If anything was bugging the judges at the University of British Columbia’s baking competition on Tuesday, it wasn’t the ingredients of the dishes.
According to the school’s executive chef, there were other issues with submissions to the Great UBC Bug Bake Off, but the insects — including ground mealworms and cricket powder — weren’t among them.
“It’s not easy to cook with insects, but also, they’re not professional chefs, so just cooking any good and presenting it to the judges is going to be challenging,” David Speight told Global News.
“There were some culinary misses that were regardless of the ingredients, but I thought they did a really great job. I like that they’re opening their minds and learning about insects as a protein source.”
The creepy crawly competition featured samosas, potato patties, pita, cookies, and more — all in an effort to raise awareness of the benefits and risks of eating insects. It’s part of an applied biology course taught by Yasmin Akhtar, an instructor in the Faculty of Land and Food Systems.
“This is a start,” she said after judging her students’ submissions. “Ten years ago when I talked about insects as food, my talk became very popular.
“Since then there have been many (insect) farms that have been established, many companies have been established, and I have seen that there’s an increase in the number of people that like to eat insects.”
Insects are a solution to many of the food sector’s sustainability woes, according to Akhtar. They require less space and fewer resources, and therefore have a smaller carbon footprint than livestock like pigs or cattle.
That’s in addition to their nutritional benefits — many are high in protein, calcium, good fatty acids and vitamins. One species of grasshopper eaten in Mexico, for example, has 48 grams of protein per 100 grams, compared to 27 grams per 100 grams of beef, she said.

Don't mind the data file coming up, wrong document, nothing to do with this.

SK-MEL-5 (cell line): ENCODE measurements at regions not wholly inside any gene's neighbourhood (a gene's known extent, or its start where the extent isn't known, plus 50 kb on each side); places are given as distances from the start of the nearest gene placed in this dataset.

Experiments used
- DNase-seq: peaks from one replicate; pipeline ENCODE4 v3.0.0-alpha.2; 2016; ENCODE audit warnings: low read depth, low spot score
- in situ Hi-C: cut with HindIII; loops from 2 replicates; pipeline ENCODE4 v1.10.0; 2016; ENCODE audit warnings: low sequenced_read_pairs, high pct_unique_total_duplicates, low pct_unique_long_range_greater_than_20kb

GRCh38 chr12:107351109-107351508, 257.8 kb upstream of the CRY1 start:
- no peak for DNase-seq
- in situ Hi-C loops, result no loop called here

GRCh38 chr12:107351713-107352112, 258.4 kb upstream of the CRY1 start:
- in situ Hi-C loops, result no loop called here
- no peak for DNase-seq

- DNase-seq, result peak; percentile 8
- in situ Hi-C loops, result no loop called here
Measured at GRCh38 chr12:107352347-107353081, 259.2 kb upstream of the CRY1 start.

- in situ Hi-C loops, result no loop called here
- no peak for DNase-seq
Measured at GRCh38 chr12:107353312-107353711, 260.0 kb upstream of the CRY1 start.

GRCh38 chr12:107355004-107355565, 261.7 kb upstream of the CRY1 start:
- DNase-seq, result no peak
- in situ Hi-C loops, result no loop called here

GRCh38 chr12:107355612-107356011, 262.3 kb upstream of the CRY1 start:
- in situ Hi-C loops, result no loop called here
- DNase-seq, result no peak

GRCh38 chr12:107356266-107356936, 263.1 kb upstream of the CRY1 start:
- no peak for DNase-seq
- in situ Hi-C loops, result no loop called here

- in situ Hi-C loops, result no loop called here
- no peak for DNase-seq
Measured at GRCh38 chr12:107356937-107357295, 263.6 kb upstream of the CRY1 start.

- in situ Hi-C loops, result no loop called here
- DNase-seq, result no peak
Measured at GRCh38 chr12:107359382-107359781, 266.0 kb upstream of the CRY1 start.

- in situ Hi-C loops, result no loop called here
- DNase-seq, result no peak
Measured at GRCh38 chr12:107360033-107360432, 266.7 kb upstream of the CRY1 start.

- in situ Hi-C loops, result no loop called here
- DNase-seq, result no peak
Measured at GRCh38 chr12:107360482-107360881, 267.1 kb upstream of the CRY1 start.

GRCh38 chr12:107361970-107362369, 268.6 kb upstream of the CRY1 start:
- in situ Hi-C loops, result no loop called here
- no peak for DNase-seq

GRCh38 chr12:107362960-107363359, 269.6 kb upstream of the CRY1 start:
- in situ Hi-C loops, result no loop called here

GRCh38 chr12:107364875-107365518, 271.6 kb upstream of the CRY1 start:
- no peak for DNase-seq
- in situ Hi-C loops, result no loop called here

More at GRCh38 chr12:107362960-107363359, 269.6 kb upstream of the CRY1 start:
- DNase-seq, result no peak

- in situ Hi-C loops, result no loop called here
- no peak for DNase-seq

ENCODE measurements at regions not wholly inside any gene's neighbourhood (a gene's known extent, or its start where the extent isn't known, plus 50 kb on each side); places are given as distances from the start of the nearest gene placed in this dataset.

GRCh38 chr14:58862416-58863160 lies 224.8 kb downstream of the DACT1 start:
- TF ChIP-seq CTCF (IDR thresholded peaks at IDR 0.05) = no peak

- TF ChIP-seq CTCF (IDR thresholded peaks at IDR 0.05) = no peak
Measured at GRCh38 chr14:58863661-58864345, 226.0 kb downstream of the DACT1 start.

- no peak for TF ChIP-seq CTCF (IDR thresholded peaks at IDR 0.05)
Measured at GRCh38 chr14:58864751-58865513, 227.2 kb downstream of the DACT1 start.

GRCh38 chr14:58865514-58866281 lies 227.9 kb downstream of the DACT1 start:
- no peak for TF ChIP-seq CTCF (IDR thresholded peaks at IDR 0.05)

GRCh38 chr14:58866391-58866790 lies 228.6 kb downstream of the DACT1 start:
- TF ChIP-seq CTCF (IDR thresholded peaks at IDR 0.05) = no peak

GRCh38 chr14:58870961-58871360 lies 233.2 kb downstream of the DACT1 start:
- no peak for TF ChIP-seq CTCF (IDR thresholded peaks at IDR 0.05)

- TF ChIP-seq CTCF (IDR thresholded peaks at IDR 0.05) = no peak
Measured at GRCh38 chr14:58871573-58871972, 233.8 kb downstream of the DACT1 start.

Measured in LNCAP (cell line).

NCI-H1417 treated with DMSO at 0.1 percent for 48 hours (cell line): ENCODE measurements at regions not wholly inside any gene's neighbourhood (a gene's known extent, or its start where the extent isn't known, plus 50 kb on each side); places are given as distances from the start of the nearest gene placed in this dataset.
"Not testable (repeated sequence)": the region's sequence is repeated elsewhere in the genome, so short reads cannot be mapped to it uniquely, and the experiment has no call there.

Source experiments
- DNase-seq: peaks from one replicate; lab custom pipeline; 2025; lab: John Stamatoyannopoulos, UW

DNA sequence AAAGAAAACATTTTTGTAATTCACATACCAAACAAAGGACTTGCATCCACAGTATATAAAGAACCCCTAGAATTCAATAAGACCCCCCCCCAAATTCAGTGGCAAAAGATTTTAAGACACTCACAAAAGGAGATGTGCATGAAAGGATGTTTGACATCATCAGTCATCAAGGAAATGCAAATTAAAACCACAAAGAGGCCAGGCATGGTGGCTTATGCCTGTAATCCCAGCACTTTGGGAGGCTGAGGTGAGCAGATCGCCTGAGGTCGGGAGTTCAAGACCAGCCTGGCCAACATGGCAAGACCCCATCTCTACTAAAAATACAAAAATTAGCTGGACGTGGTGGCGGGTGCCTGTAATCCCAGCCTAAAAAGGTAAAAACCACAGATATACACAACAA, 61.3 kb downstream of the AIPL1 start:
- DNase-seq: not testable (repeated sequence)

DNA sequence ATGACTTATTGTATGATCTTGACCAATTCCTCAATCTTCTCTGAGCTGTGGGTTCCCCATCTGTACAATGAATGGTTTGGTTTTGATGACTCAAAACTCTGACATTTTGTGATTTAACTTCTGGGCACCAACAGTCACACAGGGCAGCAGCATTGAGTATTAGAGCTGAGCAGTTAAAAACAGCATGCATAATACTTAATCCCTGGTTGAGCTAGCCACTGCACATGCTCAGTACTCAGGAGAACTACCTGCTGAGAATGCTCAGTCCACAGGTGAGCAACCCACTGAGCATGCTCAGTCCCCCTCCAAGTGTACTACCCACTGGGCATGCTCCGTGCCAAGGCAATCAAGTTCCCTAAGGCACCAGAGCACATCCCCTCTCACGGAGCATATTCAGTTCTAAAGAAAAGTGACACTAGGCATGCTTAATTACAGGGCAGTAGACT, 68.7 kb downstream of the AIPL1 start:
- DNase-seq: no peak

But there’s still an “ick factor” about eating them, added Speight — one he’s not sure is deserving of insects alone.
“We like to show farms and produce growing because that’s pretty, but nobody wants to see the animal feed factories,” he explained. “Yet we still eat all that food without even thinking twice, so I think insects are no different.”
When she suggested serving up insects to her own friends, student and baker Evelyn Springer said many of them flatly rejected the idea. Now, she’s considering sneaking them into her baking and not telling a soul.
“It definitely is a controversial topic in North America,” Springer said, having entered mealworm-laden ginger cookies into Tuesday’s competition.
“I’ve never added insects in my baked goods before so I was very curious to see how they would turn out, and they actually turned out really well, which I’m surprised by. But it honestly showed how easy it is to incorporate a little bit of extra protein in everything.”
While the Great UBC Bug Bake Off primarily touted the benefits of eating bugs, Akhtar has said some risks come with the practice, too.
Some wild insects may be infested with bacteria, fungus and viruses, or contaminated with pesticides used on crops. Anyone with a seafood allergy may also be allergic to insects, given their shared similar protein allergens, she added.
Akhtar recommends treating insects by boiling or cooking them, or purchasing directly from an insect farm.
As it stands, up to 80 per cent of the world’s countries consume insects in one form or another, from maggot-filled cheese consumed in Italy’s Sardinia to the silkworm snacks often enjoyed in Thailand.